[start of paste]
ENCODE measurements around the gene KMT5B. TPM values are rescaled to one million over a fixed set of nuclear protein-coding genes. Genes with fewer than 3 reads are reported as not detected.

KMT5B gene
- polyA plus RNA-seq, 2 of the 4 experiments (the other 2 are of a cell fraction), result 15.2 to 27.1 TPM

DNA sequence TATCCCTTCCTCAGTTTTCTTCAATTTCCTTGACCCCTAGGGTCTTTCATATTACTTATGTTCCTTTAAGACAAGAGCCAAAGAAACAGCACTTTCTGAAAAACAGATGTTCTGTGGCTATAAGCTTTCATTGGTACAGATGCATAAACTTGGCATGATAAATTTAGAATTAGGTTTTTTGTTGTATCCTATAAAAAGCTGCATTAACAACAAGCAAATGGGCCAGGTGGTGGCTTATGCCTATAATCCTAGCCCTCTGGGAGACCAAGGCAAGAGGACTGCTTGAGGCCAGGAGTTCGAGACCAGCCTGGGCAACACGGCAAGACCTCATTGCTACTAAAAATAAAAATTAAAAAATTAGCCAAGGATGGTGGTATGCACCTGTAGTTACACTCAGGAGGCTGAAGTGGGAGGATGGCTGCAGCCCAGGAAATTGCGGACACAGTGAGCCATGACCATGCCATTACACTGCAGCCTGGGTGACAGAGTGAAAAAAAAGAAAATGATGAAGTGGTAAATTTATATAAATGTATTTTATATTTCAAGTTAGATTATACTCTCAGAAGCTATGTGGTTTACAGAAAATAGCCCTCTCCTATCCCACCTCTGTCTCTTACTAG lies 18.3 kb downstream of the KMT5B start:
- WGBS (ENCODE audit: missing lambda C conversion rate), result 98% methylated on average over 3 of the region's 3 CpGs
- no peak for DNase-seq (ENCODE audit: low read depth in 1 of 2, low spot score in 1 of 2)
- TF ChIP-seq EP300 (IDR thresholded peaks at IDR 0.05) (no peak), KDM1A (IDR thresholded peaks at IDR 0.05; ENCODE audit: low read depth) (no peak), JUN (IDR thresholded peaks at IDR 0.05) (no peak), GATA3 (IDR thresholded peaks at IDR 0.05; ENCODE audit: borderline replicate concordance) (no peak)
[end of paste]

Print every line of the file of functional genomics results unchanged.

ENCODE measurements around the gene KMT5B. TPM values are rescaled to one million over a fixed set of nuclear protein-coding genes. Genes with fewer than 3 reads are reported as not detected.

KMT5B gene
- polyA plus RNA-seq, 2 of the 4 experiments (the other 2 are of a cell fraction), result 15.2 to 27.1 TPM

DNA sequence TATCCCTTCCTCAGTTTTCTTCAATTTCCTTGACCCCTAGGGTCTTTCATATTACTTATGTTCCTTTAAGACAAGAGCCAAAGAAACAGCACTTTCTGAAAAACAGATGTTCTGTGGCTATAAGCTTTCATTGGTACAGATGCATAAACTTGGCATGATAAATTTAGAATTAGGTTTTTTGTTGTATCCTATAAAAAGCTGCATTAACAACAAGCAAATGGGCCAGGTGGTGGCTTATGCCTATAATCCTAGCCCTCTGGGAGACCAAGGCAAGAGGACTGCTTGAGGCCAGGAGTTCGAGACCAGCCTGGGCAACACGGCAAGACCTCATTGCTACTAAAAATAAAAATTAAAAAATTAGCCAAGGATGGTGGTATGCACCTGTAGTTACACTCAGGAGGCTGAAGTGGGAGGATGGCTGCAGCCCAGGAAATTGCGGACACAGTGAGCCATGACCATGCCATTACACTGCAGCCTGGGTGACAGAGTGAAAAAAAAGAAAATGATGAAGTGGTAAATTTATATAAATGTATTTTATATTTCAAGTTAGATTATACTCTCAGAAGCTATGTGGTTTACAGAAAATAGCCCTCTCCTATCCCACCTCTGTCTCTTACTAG lies 18.3 kb downstream of the KMT5B start:
- WGBS (ENCODE audit: missing lambda C conversion rate), result 98% methylated on average over 3 of the region's 3 CpGs
- no peak for DNase-seq (ENCODE audit: low read depth in 1 of 2, low spot score in 1 of 2)
- TF ChIP-seq EP300 (IDR thresholded peaks at IDR 0.05) (no peak), KDM1A (IDR thresholded peaks at IDR 0.05; ENCODE audit: low read depth) (no peak), JUN (IDR thresholded peaks at IDR 0.05) (no peak), GATA3 (IDR thresholded peaks at IDR 0.05; ENCODE audit: borderline replicate concordance) (no peak)